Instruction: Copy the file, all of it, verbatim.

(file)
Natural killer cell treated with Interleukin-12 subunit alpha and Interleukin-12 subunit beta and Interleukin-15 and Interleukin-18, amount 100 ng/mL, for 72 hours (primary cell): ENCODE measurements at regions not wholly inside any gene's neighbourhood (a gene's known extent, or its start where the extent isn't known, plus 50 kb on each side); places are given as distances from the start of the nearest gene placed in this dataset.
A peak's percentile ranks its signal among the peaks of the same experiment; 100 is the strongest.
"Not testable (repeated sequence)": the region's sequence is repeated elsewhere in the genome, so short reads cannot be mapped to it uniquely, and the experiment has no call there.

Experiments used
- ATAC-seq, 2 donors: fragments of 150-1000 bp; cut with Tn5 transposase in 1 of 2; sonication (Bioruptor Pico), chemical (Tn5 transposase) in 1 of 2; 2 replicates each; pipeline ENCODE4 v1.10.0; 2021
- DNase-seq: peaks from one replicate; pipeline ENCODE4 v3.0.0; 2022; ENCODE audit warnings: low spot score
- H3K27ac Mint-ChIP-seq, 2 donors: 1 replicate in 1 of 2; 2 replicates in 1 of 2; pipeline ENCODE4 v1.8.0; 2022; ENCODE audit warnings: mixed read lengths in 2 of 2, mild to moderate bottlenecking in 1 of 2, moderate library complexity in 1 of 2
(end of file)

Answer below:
Natural killer cell treated with Interleukin-12 subunit alpha and Interleukin-12 subunit beta and Interleukin-15 and Interleukin-18, amount 100 ng/mL, for 72 hours (primary cell): ENCODE measurements at regions not wholly inside any gene's neighbourhood (a gene's known extent, or its start where the extent isn't known, plus 50 kb on each side); places are given as distances from the start of the nearest gene placed in this dataset.
A peak's percentile ranks its signal among the peaks of the same experiment; 100 is the strongest.
"Not testable (repeated sequence)": the region's sequence is repeated elsewhere in the genome, so short reads cannot be mapped to it uniquely, and the experiment has no call there.

Experiments used
- ATAC-seq, 2 donors: fragments of 150-1000 bp; cut with Tn5 transposase in 1 of 2; sonication (Bioruptor Pico), chemical (Tn5 transposase) in 1 of 2; 2 replicates each; pipeline ENCODE4 v1.10.0; 2021
- DNase-seq: peaks from one replicate; pipeline ENCODE4 v3.0.0; 2022; ENCODE audit warnings: low spot score
- H3K27ac Mint-ChIP-seq, 2 donors: 1 replicate in 1 of 2; 2 replicates in 1 of 2; pipeline ENCODE4 v1.8.0; 2022; ENCODE audit warnings: mixed read lengths in 2 of 2, mild to moderate bottlenecking in 1 of 2, moderate library complexity in 1 of 2